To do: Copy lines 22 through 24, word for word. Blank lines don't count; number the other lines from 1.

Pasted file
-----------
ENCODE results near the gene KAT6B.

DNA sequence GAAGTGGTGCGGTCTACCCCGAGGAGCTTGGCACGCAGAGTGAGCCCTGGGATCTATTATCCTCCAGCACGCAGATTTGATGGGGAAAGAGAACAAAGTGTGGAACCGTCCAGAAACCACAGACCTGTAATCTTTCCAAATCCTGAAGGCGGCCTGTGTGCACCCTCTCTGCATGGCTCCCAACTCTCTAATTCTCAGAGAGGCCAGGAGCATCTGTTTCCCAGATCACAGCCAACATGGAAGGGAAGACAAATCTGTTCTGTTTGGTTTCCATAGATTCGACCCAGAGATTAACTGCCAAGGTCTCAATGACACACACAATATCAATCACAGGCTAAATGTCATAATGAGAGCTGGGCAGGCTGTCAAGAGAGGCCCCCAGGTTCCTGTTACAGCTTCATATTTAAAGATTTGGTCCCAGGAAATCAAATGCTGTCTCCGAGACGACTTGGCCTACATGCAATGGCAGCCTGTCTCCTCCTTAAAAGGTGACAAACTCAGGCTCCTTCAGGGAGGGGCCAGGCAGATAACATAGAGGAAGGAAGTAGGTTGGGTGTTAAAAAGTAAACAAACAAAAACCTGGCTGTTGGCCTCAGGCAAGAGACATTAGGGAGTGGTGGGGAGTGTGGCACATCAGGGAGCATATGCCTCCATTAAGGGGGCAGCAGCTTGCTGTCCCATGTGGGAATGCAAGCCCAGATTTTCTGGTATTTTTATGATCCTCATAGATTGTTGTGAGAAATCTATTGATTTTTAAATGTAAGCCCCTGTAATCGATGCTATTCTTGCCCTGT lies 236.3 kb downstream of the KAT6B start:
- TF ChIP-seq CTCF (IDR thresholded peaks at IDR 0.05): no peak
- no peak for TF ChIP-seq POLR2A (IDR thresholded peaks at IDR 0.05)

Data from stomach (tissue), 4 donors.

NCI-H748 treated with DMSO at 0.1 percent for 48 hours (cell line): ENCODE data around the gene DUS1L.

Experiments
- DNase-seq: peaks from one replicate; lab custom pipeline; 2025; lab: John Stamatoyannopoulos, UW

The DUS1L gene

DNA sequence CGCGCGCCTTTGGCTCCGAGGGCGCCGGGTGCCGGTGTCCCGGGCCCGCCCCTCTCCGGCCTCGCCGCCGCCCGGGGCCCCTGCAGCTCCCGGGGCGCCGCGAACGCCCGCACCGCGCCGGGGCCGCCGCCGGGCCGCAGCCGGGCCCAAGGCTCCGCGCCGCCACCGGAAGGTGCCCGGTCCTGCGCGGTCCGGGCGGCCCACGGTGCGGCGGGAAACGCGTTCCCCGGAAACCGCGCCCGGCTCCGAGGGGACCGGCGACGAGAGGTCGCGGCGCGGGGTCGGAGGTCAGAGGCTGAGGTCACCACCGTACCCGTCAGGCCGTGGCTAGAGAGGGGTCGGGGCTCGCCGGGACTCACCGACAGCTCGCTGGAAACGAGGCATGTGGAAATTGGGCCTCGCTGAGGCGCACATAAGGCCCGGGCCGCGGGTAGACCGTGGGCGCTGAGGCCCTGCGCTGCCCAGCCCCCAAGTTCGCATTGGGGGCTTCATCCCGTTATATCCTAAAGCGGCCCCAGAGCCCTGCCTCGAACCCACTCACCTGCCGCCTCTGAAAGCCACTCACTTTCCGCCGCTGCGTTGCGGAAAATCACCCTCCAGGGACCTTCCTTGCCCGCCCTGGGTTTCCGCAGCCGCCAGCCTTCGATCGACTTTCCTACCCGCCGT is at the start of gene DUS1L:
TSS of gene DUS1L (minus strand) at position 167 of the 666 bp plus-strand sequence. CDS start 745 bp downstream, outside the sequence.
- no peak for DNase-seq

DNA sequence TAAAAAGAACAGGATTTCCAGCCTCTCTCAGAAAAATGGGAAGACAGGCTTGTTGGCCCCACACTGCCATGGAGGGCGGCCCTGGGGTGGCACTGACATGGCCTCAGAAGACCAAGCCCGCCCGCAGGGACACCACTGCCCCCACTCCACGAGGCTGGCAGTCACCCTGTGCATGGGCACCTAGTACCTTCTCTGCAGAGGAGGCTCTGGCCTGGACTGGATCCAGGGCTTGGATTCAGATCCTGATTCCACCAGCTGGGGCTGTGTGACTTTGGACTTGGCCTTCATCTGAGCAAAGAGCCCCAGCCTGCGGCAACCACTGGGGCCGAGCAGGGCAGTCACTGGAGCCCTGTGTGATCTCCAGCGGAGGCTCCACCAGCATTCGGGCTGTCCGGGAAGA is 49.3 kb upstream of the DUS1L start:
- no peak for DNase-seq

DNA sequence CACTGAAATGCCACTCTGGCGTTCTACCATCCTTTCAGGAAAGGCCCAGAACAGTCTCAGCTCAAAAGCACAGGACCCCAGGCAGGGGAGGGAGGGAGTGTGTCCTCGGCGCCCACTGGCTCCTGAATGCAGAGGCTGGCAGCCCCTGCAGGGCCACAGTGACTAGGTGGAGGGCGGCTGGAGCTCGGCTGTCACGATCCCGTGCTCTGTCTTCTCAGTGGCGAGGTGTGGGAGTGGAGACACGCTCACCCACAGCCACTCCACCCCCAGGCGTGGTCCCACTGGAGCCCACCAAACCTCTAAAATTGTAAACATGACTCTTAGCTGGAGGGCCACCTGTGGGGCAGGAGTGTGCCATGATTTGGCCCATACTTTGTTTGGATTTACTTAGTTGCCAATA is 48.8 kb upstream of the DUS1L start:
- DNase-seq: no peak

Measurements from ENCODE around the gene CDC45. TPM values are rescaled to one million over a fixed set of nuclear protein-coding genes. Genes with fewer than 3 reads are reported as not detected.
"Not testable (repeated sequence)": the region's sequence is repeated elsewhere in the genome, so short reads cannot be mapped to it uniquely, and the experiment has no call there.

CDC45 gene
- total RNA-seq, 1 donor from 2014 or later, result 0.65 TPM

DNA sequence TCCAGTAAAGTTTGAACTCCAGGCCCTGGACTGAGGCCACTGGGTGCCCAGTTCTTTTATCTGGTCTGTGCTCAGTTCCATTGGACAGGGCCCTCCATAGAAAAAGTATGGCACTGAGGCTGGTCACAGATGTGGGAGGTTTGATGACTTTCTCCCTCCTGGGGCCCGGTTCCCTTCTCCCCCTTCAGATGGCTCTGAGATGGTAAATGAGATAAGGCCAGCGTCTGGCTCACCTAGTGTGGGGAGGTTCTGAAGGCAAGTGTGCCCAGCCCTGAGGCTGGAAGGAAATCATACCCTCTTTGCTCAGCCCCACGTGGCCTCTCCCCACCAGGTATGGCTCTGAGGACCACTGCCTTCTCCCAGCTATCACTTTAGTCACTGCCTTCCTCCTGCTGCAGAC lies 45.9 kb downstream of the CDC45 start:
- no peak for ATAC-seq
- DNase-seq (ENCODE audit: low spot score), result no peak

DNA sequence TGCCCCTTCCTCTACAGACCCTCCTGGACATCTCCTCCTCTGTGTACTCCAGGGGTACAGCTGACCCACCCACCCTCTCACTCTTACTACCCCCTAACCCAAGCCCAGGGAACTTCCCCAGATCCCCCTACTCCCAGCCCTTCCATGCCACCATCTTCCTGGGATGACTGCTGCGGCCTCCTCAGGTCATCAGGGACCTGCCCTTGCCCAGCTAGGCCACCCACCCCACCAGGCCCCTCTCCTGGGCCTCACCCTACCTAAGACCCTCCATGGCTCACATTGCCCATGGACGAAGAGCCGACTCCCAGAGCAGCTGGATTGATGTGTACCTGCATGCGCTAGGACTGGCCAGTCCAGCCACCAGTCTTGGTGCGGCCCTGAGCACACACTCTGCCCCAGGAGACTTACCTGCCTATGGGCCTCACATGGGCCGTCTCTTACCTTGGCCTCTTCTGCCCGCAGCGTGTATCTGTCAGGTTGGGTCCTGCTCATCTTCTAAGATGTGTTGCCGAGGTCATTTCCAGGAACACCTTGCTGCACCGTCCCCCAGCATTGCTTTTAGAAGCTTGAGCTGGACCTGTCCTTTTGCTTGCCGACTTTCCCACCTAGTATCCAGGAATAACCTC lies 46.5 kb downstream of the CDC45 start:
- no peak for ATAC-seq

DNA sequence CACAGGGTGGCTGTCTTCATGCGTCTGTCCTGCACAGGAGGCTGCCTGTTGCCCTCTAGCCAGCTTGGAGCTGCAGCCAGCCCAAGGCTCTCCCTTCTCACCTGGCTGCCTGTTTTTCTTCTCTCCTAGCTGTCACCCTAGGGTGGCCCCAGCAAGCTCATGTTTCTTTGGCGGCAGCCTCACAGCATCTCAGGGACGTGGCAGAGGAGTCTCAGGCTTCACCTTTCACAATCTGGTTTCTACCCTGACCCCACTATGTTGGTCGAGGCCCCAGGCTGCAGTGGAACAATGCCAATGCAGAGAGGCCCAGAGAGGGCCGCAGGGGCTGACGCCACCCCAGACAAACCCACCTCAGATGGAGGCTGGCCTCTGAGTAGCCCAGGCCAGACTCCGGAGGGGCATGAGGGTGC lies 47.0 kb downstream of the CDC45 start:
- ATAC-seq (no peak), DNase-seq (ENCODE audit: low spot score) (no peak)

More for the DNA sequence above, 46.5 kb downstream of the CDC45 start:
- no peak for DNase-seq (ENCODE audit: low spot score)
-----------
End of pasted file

- no peak for ATAC-seq
- DNase-seq (ENCODE audit: low spot score), result no peak

DNA sequence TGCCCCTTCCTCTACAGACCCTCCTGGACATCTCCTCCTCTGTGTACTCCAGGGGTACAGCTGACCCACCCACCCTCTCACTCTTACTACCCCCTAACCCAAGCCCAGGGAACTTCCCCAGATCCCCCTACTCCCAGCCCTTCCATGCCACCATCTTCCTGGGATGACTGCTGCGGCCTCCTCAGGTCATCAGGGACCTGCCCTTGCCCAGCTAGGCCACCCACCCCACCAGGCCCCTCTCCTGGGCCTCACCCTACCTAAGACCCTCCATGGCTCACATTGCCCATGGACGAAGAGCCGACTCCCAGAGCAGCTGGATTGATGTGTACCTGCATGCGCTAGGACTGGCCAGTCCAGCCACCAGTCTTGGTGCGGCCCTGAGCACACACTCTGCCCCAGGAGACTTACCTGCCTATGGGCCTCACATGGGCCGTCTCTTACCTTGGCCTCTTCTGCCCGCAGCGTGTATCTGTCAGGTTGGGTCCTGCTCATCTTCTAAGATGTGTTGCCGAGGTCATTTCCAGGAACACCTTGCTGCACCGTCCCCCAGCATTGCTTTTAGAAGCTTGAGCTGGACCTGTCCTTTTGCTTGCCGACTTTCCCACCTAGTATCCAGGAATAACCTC lies 46.5 kb downstream of the CDC45 start: